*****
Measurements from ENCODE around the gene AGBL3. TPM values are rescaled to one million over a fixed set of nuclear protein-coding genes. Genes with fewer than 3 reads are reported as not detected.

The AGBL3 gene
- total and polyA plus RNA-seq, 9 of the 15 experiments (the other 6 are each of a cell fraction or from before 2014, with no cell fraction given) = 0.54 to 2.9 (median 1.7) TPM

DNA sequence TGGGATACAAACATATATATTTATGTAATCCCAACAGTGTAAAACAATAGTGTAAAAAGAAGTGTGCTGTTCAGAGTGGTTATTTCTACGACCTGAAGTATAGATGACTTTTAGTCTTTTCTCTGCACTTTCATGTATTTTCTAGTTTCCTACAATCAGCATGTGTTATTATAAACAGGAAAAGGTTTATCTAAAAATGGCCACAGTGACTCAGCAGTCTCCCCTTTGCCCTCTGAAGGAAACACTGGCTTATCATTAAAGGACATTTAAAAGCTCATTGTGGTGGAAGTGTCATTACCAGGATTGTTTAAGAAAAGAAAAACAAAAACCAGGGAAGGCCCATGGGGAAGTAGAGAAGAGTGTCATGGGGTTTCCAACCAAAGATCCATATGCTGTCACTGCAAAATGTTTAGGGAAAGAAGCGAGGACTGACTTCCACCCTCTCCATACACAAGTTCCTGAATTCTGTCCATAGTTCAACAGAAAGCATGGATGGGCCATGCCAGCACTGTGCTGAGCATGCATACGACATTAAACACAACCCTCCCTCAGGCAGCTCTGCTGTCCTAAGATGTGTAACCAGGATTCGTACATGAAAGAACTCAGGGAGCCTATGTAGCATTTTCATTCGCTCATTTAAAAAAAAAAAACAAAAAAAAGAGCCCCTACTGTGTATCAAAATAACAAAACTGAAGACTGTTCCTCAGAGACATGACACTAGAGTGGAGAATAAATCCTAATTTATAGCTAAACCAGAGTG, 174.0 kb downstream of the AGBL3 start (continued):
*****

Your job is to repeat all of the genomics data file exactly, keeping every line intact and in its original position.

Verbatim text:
Measurements from ENCODE around the gene AGBL3. TPM values are rescaled to one million over a fixed set of nuclear protein-coding genes. Genes with fewer than 3 reads are reported as not detected.

The AGBL3 gene
- total and polyA plus RNA-seq, 9 of the 15 experiments (the other 6 are each of a cell fraction or from before 2014, with no cell fraction given) = 0.54 to 2.9 (median 1.7) TPM

DNA sequence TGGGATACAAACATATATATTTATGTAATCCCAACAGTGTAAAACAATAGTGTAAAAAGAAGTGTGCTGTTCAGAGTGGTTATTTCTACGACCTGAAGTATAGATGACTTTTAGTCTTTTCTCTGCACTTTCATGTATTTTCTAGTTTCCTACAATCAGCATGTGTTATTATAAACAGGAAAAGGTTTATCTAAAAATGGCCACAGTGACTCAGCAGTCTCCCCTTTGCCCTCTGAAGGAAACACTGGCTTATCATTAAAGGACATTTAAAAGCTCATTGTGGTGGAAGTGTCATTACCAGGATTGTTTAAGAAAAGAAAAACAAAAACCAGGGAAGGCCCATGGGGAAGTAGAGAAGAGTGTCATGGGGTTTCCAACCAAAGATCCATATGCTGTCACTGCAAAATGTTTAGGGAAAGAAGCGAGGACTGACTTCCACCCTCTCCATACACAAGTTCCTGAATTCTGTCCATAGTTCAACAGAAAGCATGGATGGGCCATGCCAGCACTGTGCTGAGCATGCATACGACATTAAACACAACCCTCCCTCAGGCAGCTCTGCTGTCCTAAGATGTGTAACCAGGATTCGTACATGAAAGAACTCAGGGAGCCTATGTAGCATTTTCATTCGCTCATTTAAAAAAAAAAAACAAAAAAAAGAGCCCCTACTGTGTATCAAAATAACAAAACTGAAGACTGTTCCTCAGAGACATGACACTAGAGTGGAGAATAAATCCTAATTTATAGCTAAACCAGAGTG, 174.0 kb downstream of the AGBL3 start (continued):